I think their absence of an existing Warrant Canary speaks volumes. (That is - they've already been issued such an order or warrant.)

Google's head lawyer, David Drummond, has explicitly said that Google has done no such thing. Of course, if the government could order him to lie, then that doesn't mean anything. But if the government could order corporations to lie, then it could order them to publish a false warrant canary statement.

Comment Re: I hope Apple Pay will die (Score 1) 283

I'm sorry but that's just not true. The two systems are vastly different in implementation. Google are acting as a financial intermediary for every transaction through use of a "virtual credit card" which is what is on your phone and what the vendors see (they never see your actual cards as they are only on Google'a servers). As a result, Google have access and knowledge of every detail of every transaction you make using their system. This aligns with their panopticon business model. By effectively acting as a middleman financial institution they don't need any agreement with banks etc. Every transaction you make actually becomes two 1. Google pays vendor, 2. Google charges your bank.

Your information is out of date.

What you say was the mechanism that Google Wallet used, in its second version. The evolution of Google's NFC payment system went as follows:

1. The initial release used a secure element (essentially a smart card chip) and installed your actual credit card information in the SE, using the standardized EMV solution straight up. (EMV is EuroPay/Mastercard/Visa, a consortium that creates payment standards). Initially only Chase cards were supported because this approach requires support from the issuer.

In this version Google was not a middleman.

2. Due to banks being very slow to get on board with SE-based NFC payments, and due to lots of opposition from carriers (who wanted to become the new payments infrastructure, see ISIS/SoftPay), Google abandoned the SE-based solution and invented something called Host Card Emulation (HCE). In this model, your actual credit card information was kept off the phone entirely, stored only in Google's servers. A proxy card was used to make payments at the point of sale, using pre-computed single-use cryptographic tokens computed on the server and stored on the phone. The proxy card allowed Google Wallet to support any and all credit and debit cards -- in theory any payment mechanism that Google's back-end payment infrastructure could support.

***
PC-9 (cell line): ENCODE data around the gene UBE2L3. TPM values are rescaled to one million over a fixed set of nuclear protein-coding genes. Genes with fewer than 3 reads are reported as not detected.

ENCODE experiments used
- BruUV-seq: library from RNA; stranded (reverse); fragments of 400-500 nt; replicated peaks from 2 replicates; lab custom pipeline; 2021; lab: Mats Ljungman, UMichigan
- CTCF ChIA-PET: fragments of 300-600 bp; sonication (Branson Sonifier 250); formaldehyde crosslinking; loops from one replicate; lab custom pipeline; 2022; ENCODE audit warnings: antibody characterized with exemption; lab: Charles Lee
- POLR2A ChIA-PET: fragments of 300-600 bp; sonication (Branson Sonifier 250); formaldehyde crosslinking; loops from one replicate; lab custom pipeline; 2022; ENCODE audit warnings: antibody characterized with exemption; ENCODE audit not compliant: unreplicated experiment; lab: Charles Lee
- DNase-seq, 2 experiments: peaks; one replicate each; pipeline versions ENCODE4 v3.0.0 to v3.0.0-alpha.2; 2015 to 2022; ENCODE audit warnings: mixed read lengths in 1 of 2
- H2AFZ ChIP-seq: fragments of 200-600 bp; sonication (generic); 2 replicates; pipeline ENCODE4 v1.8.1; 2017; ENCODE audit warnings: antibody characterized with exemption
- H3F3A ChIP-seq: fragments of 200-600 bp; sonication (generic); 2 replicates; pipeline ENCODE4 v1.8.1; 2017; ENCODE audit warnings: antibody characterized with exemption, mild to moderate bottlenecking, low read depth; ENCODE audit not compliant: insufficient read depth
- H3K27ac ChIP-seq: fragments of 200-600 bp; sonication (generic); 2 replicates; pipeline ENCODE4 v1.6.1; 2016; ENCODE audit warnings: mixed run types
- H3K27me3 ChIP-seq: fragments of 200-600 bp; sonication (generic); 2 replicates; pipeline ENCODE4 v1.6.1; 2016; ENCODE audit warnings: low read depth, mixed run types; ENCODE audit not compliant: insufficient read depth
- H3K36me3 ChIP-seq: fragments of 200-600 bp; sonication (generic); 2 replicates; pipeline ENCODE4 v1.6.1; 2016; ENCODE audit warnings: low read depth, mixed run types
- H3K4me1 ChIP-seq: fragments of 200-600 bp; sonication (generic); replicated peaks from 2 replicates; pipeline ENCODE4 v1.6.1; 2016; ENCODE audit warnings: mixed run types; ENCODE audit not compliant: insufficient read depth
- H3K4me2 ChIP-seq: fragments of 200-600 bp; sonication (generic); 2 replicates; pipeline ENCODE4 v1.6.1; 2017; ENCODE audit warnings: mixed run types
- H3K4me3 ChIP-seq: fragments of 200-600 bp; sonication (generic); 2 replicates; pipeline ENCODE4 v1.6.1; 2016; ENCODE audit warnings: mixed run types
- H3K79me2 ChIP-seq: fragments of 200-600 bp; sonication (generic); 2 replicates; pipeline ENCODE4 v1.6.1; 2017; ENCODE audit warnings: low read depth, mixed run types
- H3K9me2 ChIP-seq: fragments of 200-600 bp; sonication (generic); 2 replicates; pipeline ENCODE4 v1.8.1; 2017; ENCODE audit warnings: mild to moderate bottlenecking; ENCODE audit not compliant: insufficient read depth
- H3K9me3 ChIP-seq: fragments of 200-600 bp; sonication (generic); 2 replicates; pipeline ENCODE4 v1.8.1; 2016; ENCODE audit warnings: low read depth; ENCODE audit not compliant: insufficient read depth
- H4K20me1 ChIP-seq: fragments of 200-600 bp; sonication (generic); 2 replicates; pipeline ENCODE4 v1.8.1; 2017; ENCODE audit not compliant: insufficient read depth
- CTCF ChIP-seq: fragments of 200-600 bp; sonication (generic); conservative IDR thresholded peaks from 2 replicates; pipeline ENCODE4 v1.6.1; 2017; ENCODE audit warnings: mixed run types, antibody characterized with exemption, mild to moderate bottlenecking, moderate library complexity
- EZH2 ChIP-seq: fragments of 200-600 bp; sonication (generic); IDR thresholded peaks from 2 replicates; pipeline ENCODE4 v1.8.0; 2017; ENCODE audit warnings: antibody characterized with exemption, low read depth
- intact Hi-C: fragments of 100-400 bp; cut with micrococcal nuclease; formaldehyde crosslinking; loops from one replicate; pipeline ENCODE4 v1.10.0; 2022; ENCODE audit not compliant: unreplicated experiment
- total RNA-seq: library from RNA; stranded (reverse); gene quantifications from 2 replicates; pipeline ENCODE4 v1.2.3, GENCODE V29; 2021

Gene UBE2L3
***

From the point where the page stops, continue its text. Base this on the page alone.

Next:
In this version Google acted as a middleman, as you say.

3. AndroidPay deployed after ApplePay and uses a payment architecture very similar to ApplePay, called "network tokenization". The idea is that the interchange networks can produce cryptographic credentials which can be validated by the network, which then passes the validated transaction back to the card issuer. This means that the issuing banks have dramatically less work to do to support NFC payments than in the original EMV-specified model (the one used by Google Wallet). Network tokenization was under development when Google Pay deployed initially, but far from ready to go. Apple waited until it was before launching, and as soon as it was available Google shifted to it as well. They still work somewhat differently, in that Apple uses long-lived multi-use tokens stored in the secure enclave, while Google uses short-lived, single-use tokens stored in Android, and encrypted with a key kept only in RAM and re-downloaded after each reboot.